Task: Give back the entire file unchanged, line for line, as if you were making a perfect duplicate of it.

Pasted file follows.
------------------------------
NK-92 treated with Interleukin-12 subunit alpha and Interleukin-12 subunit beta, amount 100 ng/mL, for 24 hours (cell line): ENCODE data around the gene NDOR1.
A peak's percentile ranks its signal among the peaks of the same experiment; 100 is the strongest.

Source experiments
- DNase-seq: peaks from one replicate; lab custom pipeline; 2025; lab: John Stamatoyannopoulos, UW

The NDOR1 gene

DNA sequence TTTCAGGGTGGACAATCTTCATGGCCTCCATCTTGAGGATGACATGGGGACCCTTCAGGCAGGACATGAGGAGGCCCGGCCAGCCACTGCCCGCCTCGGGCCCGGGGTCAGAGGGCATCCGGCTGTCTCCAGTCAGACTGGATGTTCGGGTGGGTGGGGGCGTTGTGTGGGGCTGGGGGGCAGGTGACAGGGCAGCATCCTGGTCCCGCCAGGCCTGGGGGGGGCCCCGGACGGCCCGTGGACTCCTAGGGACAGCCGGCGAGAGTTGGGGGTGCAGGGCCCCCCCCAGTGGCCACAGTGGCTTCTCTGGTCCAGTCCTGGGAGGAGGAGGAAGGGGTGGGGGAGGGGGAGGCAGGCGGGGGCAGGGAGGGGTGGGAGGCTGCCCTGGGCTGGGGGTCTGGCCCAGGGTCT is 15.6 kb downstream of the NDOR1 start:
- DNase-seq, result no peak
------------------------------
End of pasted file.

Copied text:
NK-92 treated with Interleukin-12 subunit alpha and Interleukin-12 subunit beta, amount 100 ng/mL, for 24 hours (cell line): ENCODE data around the gene NDOR1.
A peak's percentile ranks its signal among the peaks of the same experiment; 100 is the strongest.

Source experiments
- DNase-seq: peaks from one replicate; lab custom pipeline; 2025; lab: John Stamatoyannopoulos, UW

The NDOR1 gene

DNA sequence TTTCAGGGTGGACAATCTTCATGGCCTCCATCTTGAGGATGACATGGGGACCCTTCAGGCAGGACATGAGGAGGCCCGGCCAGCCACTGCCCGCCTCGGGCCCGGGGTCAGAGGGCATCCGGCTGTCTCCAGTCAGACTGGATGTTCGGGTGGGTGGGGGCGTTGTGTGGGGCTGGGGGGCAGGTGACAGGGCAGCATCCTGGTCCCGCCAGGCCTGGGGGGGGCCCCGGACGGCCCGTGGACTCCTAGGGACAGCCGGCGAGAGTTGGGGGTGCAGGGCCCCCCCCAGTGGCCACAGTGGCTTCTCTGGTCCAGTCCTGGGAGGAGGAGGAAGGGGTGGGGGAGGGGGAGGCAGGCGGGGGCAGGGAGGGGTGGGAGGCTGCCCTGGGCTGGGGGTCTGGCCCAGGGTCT is 15.6 kb downstream of the NDOR1 start:
- DNase-seq, result no peak